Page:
Accessibility is also extended to artists... we are known for showing and welcoming young and emerging artists, not just young in age, but artists who have made a mid-career switch to art, or artists with no formal art training but whom we feel have the X-factor. This does not mean that we do not showcase senior artists as well. Several are known to have started and developed with us: Wong Shih Yaw, Boo Sze Yang, Martin Loh, Desmond Sim, Randy Solon, Oeur Sokuntevy.

Pwee is proudest of the fact that Utterly Art has survived 14 years in the business; looking at how galleries are falling like ninepins recently, I think that’s significant! That we have started several collectors who had never bought art before on their journey, and that they now have a significant collection, bears repeating. And that we’ve developed a market for Philippine art in Singapore by offering shows in a continuous and sustained fashion since 2005. Between 2008 and 2010 I think we were without doubt the biggest showcase of Philippine art in the world outside of the Philippines. I would like to believe that the awareness we began in Singapore started a greater awareness in the region for Pinoy Art. Several artists that we gave a first overseas solo show to, are now featured in Sotheby’s and Christies, for example Andres Barrioquinto, Rodel Tapaya, Randy Solon, Jaypee Samson, Ronald Caringal, and Mariano Ching.

The art market has slowly developed, but now that art is ‘in,’ the climate has become a lot more competitive with several new galleries trying their luck and setting up shop. Consumers are spoilt for choice now, with the numerous offerings. Single gallery shows now seem to offer less of an attraction to clients, who want to go to simultaneous openings, bigger external venues and art fairs. More business is conducted at art fairs now where a greater concentrated mass of clients visit.

What was the last piece of art that thoroughly impressed you and why?

A piece of art that thoroughly impressed Pwee was his own show, but Yeo Tze Yang’s work for his solo A Place Behind My Eyes has produced some exceptional works for someone who has only just ORDed from the army [completed initial period of National Service], and who is waiting to enter university. The choices he paints are unmistakably Singaporean, and tug at you not just at a visual but emotional level.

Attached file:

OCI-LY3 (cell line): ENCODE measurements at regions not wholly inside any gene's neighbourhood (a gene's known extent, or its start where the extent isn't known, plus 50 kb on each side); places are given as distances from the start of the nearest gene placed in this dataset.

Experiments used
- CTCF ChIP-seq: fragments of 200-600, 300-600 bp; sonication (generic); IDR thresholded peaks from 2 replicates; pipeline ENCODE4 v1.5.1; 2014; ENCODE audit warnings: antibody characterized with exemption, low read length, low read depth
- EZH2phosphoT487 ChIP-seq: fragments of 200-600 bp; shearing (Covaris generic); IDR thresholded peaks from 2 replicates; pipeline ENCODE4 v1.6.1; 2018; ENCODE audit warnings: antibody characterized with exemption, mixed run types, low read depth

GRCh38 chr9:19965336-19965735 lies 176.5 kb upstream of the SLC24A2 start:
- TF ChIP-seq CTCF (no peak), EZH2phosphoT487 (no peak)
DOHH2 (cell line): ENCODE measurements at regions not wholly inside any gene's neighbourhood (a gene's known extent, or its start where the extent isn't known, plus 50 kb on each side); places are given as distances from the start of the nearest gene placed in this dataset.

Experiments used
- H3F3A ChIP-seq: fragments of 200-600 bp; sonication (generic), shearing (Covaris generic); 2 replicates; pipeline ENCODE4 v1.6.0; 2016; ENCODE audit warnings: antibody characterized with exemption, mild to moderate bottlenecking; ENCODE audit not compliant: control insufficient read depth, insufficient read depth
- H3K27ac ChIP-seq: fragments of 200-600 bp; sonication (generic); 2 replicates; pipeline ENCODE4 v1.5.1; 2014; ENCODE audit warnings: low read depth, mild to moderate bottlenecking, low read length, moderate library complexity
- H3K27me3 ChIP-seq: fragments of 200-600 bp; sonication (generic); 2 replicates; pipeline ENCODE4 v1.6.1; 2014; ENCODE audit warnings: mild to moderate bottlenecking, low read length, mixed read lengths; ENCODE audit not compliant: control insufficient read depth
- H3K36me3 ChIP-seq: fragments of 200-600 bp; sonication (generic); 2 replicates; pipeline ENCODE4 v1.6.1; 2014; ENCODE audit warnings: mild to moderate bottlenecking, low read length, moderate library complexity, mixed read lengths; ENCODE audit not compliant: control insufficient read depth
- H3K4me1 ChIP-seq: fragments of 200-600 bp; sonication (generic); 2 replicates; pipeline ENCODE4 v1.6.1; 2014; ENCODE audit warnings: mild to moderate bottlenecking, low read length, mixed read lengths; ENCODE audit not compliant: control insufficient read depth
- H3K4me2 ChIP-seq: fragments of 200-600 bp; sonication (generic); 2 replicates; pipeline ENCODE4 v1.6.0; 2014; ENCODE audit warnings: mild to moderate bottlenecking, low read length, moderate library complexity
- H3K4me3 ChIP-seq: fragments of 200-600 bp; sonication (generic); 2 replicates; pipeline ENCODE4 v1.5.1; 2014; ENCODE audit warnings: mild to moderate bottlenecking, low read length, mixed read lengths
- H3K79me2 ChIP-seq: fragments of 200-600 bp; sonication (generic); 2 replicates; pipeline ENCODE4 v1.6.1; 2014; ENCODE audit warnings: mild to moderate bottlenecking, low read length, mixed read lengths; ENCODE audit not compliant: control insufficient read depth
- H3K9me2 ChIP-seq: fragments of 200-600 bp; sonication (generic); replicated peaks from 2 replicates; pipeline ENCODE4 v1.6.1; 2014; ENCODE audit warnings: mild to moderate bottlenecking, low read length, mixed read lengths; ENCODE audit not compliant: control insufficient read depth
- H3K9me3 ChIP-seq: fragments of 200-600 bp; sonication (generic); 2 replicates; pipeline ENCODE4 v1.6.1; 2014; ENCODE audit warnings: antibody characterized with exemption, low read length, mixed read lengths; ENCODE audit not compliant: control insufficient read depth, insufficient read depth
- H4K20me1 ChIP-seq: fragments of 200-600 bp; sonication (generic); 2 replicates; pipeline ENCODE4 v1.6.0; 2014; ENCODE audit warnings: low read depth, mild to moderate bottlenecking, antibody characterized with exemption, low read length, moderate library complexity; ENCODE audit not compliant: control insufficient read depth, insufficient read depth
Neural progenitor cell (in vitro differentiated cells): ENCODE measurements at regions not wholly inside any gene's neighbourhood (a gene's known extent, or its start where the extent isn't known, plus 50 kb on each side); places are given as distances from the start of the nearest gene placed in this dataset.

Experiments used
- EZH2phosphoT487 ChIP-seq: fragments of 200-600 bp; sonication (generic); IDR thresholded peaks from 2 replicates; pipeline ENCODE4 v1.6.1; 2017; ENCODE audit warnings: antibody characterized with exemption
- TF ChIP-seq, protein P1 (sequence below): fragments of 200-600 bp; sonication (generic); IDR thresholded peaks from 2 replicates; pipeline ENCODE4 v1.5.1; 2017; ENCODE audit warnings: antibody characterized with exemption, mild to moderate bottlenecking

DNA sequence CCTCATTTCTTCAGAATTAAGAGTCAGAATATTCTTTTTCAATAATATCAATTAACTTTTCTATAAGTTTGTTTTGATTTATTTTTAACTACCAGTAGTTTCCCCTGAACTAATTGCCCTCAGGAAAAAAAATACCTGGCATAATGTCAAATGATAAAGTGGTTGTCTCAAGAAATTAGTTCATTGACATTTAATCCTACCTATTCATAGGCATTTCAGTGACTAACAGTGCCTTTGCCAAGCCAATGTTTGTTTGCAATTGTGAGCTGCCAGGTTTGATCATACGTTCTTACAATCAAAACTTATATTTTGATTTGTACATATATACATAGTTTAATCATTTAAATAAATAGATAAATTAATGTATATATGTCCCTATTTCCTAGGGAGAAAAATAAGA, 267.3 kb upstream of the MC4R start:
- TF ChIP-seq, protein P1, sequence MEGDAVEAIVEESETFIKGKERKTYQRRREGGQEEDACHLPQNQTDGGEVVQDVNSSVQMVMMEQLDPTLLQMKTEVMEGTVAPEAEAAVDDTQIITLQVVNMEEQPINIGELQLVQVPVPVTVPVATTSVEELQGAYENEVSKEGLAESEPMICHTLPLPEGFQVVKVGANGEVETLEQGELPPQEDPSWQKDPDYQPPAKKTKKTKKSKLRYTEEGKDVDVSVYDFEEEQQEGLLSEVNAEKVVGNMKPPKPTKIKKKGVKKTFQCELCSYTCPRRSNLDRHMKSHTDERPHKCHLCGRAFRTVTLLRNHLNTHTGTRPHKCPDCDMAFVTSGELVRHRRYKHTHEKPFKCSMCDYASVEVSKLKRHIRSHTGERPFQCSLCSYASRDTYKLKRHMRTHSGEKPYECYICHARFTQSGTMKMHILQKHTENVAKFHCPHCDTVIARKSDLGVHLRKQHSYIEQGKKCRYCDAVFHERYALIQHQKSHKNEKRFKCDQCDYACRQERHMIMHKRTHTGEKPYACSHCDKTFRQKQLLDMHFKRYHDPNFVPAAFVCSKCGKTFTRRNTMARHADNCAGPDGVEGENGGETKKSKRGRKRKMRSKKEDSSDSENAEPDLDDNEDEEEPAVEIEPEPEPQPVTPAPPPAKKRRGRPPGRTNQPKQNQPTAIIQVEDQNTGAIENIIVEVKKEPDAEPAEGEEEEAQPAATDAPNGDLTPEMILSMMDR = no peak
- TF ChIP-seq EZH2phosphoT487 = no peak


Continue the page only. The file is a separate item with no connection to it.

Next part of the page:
Pwee feels that it should be incumbent on Singaporean galleries to come up with something substantial especially during the Golden Jubilee period. Since we had the National Day slot in ION, we asked three artists for solos who are at different stages of their career. Yeo Tze Yang is 21 years old but he paints maturely and makes painting choices far beyond his years. Andre Tan is his mid-30s, mid-career and enjoying great sales for example at Affordable Art Fairs at present, but who is also coming up with a strong show on Lee Kuan Yew, and finally a senior artist in his 60s, Martin Loh, who hasn’t shown for six years, but is coming up with a great show of 20 paintings on all his favorite themes (including a representative little homoerotic one) in Gambar Gambar. The rest of the gallery’s artists are all Singaporean or Singaporean-based or Singaporean themed and include the red paper cut Merlions of Frank Zhen, nostalgic Made in Singapore goods by Leo Liu Xuanqi, Singapore scenes by watercolorists Aaron Gan, Tilen Ti, and Foo Kwee Horng, ceramist Chua Chon Hee, and sculptors KY Huang and son Huang Wei.

Utterly Art took part in Art Expo Malaysia Plus for the first time in September 2015, and was at Affordable Art Fair as usual in November. Randy Solon was its contribution to Philippine Art Trek in Singapore in September, and it did a major solo show at the end of October for Lim Poh Teck, a key artist of the Artists Village, who had not soloed for more than a decade. Then it held the annual solo showing of William Sim.

If you weren’t a gallerist, you’d probably be …

Moldering away in a musty lab as an academic scientist.

Art is….

Life. Those who choose to shy away from art miss out on the point of life.

Managing Partner

Utterly Art LLP

May 2001 – Present (17 years 3 months)20B Mosque Street Singapore 059500

Manage entire operations

Programming

Marketing and Sales

Public Relations and Publicity

Research Director

Biomin Singapore

2001 – 2002 (1 year)

National University of Singapore

Lecturer / Senior Lecturer / Assistant Professor

National University of Singapore

1992 – 2001 (9 years)

Education

University of Cambridge

University of Cambridge

Doctor of Philosophy (PhD), Plant Molecular Biology

1988 – 1992

Activities and Societies: Churchill College Choir

National University of Singapore

National University of Singapore

Bachelor of Science (BSc) (Hons), Botany, First Class Honours

1985 – 1988

Activities and Societies: NUS Choir, NUS Biological Society, NUS Photographic Society

See also[]

References[]

  • Pwee Keng Hock, Linked In[1].
  • "Molecular biology makes way for art", The Straits Times, 12 December 2013[2].
  • Sonia Kolesnikov-Jessop, "Dealer’s Notebook: Pwee Keng Hock of Utterly Art", BlouinArtInfo, 5 August 2015[3].